We love feminist mystery novels. We love them so much that we decided to devote three months of book clubs to them. In November we read Gaudy Night, Dorothy Sayer's 1935 book that has been called the first feminist mystery novel. In January we're reading Everything You Have is Mine by Sandra Scoppettone. And in February we'll be reading Laura Lippman's To The Power of Three. (Are you in Portland? Come to our book clubs. Not in Portland? Read along and we'll keep discussing these books on the blog.)
If you're like me, you've been staying up all night to read these novels and you just can't get enough. After finishing our book club books, I started scouring library shelves for mystery novels with feminist detectives. Mystery novels with complex female characters that analyze and protest sexist culture. I've been pleased to find that feminist mystery novels aren't as hard to find as one might think, and that some independent bookstores have huge Gay and Lesbian Mystery sections. If you finish the book club books and want to keep knocking back the mystery novels, here are a few more that feature kick-ass girl gumshoes...
No matter what you celebrate this time of year, chances are you're going to need to buy a gift for someone, and that's where our "Bitch in a Box" series comes in! Between now and the end of the month, we (Bitch HQ staff and interns) will be taking turns writing themed gift guides designed to please even the scroogiest feminists on your shopping list. After the jump, my guide to making and gifting the ever-popular sock monkey.
In the wake of critical interest over Darren Aronofsky's Black Swan, a comparison between Peter Weir's Picnic at Hanging Rock and Dario Argento's Suspiria, two mid-70s features about how young women escape a Victorian-era boarding school and a European ballet conservatory.
As 2010 draws to a close, it's the time of year that nonprofits ask for donations. Bitch Media is no different; we need ongoing financial support. Usually, we would ask you to make a gift after telling you why you should support us. However, Bitch Media is lucky. We don't need to tell you why Bitch is important because we can let our supporters tell their own stories. This week, Andi Zeisler, Bitch Media co-founder and editorial/creative director, explains why she ♥s Bitch.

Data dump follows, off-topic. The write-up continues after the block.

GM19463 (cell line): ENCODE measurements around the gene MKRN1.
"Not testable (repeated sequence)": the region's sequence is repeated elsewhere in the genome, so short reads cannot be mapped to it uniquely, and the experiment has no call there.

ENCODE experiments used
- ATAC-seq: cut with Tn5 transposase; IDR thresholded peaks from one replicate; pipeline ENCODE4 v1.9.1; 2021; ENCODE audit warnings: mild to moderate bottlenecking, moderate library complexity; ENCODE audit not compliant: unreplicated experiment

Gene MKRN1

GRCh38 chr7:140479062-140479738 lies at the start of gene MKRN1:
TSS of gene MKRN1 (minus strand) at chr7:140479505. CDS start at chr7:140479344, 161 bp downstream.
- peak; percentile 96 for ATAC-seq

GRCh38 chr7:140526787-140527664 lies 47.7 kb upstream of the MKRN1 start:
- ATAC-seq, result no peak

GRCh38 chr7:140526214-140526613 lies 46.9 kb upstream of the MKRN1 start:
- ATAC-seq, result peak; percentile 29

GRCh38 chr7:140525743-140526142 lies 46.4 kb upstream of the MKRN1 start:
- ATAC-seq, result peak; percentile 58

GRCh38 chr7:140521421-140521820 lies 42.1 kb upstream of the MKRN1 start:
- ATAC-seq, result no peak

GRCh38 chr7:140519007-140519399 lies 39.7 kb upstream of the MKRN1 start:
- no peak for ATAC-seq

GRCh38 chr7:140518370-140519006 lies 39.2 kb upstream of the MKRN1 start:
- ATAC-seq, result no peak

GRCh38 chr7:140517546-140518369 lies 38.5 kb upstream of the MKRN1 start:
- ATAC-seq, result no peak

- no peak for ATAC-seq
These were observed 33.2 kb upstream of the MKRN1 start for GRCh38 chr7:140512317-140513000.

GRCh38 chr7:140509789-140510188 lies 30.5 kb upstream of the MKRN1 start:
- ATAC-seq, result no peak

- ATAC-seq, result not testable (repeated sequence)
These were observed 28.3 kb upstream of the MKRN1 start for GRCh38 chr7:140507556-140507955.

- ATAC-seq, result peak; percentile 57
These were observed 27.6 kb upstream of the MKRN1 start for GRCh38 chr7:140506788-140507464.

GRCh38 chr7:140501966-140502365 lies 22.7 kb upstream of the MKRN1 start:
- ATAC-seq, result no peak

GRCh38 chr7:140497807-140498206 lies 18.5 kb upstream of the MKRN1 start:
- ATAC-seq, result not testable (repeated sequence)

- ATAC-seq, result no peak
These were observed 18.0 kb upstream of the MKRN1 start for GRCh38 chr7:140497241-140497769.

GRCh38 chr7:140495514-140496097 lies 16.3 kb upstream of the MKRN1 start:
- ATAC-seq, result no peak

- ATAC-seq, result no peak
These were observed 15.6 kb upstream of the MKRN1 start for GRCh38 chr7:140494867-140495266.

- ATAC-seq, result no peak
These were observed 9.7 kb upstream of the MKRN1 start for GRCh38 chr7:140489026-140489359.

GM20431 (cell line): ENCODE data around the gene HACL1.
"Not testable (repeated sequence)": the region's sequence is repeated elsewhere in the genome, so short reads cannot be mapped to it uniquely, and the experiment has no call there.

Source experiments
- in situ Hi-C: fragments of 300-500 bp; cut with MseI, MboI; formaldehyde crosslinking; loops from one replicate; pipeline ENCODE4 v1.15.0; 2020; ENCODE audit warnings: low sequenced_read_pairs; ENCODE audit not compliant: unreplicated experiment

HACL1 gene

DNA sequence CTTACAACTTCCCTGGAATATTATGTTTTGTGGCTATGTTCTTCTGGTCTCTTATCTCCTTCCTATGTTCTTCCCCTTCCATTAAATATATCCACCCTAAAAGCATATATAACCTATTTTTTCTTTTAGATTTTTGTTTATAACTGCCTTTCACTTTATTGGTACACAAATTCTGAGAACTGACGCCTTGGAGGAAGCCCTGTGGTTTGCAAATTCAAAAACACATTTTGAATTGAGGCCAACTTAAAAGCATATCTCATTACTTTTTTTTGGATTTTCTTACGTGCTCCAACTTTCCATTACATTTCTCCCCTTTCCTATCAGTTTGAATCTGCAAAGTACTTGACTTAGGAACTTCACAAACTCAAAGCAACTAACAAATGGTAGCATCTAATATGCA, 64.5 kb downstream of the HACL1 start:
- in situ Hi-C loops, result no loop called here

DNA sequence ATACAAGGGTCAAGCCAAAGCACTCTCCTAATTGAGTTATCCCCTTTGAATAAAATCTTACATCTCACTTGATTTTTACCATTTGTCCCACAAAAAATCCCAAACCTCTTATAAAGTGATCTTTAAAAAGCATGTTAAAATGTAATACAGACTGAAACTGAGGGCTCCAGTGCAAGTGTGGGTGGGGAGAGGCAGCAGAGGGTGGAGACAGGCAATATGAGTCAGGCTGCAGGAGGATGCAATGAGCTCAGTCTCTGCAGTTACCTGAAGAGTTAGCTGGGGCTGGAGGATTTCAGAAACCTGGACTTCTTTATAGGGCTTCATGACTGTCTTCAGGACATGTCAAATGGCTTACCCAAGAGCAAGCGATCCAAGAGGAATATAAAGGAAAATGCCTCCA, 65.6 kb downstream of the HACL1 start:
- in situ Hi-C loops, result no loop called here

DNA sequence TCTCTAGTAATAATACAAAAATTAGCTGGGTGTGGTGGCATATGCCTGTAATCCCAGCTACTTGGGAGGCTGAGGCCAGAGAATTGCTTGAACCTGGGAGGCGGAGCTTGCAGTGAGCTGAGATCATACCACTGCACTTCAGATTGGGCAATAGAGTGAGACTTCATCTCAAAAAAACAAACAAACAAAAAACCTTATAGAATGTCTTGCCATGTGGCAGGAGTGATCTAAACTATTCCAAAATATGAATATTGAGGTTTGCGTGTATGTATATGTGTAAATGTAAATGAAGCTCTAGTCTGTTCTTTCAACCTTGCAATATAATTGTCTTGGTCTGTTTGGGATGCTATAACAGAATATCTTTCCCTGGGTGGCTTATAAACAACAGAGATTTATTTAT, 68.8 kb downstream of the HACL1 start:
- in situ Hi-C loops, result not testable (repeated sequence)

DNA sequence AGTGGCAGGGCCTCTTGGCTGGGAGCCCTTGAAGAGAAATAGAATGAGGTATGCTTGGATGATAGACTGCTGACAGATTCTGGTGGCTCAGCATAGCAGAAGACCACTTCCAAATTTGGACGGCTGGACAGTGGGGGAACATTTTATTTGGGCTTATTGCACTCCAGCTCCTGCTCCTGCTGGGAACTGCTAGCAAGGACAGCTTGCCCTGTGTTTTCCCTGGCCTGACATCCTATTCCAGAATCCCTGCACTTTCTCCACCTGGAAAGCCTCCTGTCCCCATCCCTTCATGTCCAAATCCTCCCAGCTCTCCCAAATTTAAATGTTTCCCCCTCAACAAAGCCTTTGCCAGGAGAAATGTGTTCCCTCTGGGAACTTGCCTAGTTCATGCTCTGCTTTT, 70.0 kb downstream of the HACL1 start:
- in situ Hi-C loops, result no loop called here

Asking me to talk about why I love Bitch is sort of like asking a pre–health kick Cookie Monster to explain why he loves cookies. As a cofounder and staff member since 1996, I feel like Bitch is so much a part of who I am that I might not be able to adequately (or, for that matter, objectively) answer the question. But I'll try.
I'd be lying if I said that when I heard about a reality TV casting call asking "Do you bend gender roles? Do you go against the norm?" I truly believed a show was going to focus on folks who reject prescribed ideas of gender and sexuality. But just in case there was a show that wanted to feature, to make visible, people who go against the grain when it comes to gender and sexuality (dare I say...gender outlaws?), I investigated.
I don't have to tell you that this week has been a total Wikileaks shitshow. But would anyone have guessed that the honoree for Douchebag Decree: Wikileaks Edition would be famed power feminist Naomi Wolf?
Me neither. After all, plenty of media have taken the low road in theorizing about the convenient timing of Interpol's arrest warrant for Wikileaks head Julian Assange on two incidents of, as the official charges read, "rape, sexual molestation, and unlawful coercion." From using facetious quotes around the word "rape" to referencing one accuser's CIA connections to making creepy jokes about the Swedish rape dismissal/descriptor "sex by surprise," it's a veritable douche parade out there in blogland.
But Wolf's supposedly humorous Huffington Post piece, "Julian Assange Captured By World's Dating Police," proved that, despite not knowing any more about the series of incidents that led to Assange's Dec. 7 arrest by Interpol than the rest of us (and perhaps knowing significantly less, seeing as how the sole source she linked to in the piece was Britain's Daily Mail), she was all ready to assert her feminist cred and use it to trivialize what could indeed be valid, actionable incidents of sexual misconduct.